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The findings are based on a qualitative research study on 200 posts of text and pictures shared by Instagram users.

"What surprised me the most was how many women and their partners identified as parents after their miscarriage and how the miscarriage lasted into their family identity after a successful pregnancy," said Rebecca Mercier, assistant professor at Thomas Jefferson University.

"The extent to which this loss affects women and their families, and the longevity of their grief is a blind spot for clinicians," Mercier said.

These personal accounts also provided insight into patients' perspectives of typically defined experiences.

For example, in the clinic, the typical definition of recurrent pregnancy loss is after three pregnancies. However, the researchers found that many patients who had had two or more miscarriages identified with having recurrent pregnancy loss.

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This was the week that I had planned on sharing that we were expecting a baby next summer. We have announcement photos ready to go, that I was going to send on our Christmas cards this year. We were SO excited about this new addition to our family. Instead, I have to share the news that we unexpectedly lost our precious baby at 8 weeks, on Thanksgiving day. It has truly been the hardest thing I've ever experienced. I didn't know that a sadness this deep existed 💔 ▫️ I struggled with whether or not to share this with anyone at all, but ultimately decided to for several reasons. First, I want to honor the loss of my baby, a life I already loved so, so much. Second, as much as I want this to be a positive space, I also want to be real. I couldn't possibly try and post authentically in the upcoming weeks, without first sharing this huge, sad part of my life. And finally, I want to raise awareness and help end the stigma that surrounds miscarriage. Pregnancy loss affects 1 in 4 women. It is unfortuantley SO common, but it isn't so commonly talked about. One thing I've learned is how extremely isolating and lonely experiencing a miscarriage can be- my biggest hope is that by sharing my story it can make someone else feel not so alone. Please know that my inbox is always open if you need someone to talk to 💌 ▫️ There's a lot more that I feel the need to say and share, but it was hard enough to come up with these words, so the rest will have to come later. For now, I'm going to continue to grieve, process & try and be the best mom I can be at this time.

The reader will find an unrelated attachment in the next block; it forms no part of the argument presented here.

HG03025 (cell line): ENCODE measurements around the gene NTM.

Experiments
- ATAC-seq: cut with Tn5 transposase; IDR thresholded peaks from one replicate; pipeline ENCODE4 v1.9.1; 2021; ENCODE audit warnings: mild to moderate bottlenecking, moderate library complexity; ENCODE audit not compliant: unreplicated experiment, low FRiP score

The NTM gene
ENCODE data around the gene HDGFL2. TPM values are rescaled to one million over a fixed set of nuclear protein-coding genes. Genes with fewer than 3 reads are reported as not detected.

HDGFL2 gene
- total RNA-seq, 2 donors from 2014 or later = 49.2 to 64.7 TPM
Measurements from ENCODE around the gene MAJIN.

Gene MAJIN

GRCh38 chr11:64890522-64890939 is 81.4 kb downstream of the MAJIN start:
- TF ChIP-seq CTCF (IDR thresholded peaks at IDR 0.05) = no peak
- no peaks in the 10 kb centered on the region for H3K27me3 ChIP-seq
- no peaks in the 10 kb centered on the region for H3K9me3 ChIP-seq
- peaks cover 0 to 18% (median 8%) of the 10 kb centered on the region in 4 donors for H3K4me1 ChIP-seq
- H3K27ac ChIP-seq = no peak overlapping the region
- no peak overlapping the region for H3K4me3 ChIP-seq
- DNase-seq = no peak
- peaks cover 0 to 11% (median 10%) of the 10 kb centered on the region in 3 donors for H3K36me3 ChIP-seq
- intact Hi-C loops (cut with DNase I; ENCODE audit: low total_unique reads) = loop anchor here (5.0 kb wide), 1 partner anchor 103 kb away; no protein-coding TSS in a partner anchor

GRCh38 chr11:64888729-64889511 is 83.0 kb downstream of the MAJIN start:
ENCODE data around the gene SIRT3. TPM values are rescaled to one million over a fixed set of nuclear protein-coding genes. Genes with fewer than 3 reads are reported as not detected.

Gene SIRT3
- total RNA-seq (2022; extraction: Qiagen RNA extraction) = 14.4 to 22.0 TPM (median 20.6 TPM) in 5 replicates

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"I'm hoping that this study will encourage clinicians to point patients to social media as a potential coping tool, as well as to approach this subject with bereaved and expecting parents with more respect and empathy," Mercier said.

Social media is becoming a common avenue for patient testimonials. For example, the short video-sharing platform TikTok has recently become a home for some users to make videos sharing their personal health struggles.

"As far as we know, this is the first study to look at the intersection of Instagram and miscarriage," Riley said.

"But this is a drop in the bucket. Social media platforms are evolving rapidly and a theoretically grounded research must follow," she added.